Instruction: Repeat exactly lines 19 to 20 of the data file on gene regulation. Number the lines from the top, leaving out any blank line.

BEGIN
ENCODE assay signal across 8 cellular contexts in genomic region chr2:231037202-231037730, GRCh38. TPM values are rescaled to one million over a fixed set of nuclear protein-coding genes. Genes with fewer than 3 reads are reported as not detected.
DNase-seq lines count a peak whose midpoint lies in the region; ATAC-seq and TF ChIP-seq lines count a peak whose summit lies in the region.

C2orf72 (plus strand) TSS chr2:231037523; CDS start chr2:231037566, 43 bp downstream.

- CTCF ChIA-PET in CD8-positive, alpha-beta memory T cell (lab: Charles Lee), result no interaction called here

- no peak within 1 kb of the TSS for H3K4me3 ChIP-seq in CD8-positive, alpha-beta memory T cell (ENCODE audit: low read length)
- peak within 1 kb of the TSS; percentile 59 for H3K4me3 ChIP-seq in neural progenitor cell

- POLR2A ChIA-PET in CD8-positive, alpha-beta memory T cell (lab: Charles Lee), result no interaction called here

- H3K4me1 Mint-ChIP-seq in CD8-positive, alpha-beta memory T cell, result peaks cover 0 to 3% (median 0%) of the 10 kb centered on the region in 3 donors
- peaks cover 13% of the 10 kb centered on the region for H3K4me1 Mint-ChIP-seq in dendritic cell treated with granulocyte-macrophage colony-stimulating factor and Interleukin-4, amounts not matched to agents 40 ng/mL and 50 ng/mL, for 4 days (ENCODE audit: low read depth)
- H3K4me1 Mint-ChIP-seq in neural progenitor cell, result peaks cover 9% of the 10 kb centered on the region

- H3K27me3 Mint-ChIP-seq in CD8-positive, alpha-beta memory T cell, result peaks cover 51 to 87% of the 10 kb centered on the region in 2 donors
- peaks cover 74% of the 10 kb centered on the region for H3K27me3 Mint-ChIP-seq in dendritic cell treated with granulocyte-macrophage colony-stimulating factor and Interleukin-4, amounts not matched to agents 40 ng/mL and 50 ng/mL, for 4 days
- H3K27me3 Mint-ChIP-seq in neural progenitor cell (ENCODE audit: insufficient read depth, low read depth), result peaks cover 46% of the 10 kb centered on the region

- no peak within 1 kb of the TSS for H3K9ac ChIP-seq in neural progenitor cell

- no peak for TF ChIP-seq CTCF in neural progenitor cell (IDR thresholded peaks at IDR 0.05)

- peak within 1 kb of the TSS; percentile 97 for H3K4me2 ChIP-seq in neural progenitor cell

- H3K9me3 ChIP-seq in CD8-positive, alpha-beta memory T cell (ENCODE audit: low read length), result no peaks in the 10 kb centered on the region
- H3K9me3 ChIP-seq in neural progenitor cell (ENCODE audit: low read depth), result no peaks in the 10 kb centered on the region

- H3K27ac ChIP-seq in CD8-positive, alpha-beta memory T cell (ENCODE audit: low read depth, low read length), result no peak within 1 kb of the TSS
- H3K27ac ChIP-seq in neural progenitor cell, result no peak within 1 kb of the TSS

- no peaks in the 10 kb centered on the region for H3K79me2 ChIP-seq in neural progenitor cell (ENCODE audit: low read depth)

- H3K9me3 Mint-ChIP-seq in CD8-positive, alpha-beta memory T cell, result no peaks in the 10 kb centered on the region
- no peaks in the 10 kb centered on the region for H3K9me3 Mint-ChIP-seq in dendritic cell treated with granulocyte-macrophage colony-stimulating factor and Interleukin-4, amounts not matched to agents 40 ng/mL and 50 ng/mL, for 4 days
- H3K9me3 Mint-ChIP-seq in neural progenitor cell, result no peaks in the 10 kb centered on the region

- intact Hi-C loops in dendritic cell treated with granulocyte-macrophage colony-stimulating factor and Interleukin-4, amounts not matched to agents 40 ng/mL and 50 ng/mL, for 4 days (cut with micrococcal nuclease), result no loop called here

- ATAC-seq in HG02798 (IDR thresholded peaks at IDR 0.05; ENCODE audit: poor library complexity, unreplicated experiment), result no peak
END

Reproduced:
- H3K27ac ChIP-seq in CD8-positive, alpha-beta memory T cell (ENCODE audit: low read depth, low read length), result no peak within 1 kb of the TSS
- H3K27ac ChIP-seq in neural progenitor cell, result no peak within 1 kb of the TSS